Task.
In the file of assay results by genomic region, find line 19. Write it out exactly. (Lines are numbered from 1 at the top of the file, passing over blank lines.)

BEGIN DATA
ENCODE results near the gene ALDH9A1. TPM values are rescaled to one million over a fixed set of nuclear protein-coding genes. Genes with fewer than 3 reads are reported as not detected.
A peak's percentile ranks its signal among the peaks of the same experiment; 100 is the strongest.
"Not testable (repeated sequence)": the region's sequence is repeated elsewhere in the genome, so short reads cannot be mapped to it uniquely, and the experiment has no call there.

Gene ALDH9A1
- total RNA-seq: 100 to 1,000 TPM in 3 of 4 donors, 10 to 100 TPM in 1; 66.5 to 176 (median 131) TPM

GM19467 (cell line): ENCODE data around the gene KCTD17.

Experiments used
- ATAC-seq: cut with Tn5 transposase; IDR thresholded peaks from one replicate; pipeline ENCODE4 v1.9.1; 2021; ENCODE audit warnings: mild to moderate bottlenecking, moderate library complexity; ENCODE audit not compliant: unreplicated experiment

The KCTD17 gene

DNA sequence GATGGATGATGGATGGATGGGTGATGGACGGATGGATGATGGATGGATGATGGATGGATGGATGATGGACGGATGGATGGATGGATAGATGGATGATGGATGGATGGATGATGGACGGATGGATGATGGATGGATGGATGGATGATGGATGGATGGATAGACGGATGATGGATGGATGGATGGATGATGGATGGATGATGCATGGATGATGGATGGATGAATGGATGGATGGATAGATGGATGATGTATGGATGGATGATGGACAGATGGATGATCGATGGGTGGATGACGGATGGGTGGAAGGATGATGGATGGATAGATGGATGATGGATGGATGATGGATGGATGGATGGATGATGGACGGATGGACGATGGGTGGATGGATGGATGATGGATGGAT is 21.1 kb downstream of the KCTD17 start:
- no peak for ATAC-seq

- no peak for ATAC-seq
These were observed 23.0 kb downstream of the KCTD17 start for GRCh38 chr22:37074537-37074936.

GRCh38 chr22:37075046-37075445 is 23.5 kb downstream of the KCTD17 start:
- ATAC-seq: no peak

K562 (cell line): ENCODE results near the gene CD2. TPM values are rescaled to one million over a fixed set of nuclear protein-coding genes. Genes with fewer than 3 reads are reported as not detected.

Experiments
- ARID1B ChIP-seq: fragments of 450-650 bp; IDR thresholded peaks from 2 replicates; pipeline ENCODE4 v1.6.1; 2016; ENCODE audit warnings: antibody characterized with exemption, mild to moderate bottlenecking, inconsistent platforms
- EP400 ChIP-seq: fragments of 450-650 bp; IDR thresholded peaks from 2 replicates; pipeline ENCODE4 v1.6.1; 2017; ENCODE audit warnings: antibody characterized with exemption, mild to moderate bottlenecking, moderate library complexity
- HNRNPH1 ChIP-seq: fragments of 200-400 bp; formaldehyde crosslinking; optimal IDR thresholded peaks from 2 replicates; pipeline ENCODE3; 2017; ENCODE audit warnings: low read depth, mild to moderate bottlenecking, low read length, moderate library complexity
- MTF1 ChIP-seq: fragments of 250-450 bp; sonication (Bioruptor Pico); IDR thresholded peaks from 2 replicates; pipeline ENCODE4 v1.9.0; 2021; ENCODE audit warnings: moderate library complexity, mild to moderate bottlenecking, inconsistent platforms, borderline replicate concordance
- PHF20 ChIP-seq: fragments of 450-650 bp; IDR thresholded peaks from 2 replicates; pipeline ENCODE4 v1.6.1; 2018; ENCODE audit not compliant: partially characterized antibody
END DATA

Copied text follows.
- EP400 ChIP-seq: fragments of 450-650 bp; IDR thresholded peaks from 2 replicates; pipeline ENCODE4 v1.6.1; 2017; ENCODE audit warnings: antibody characterized with exemption, mild to moderate bottlenecking, moderate library complexity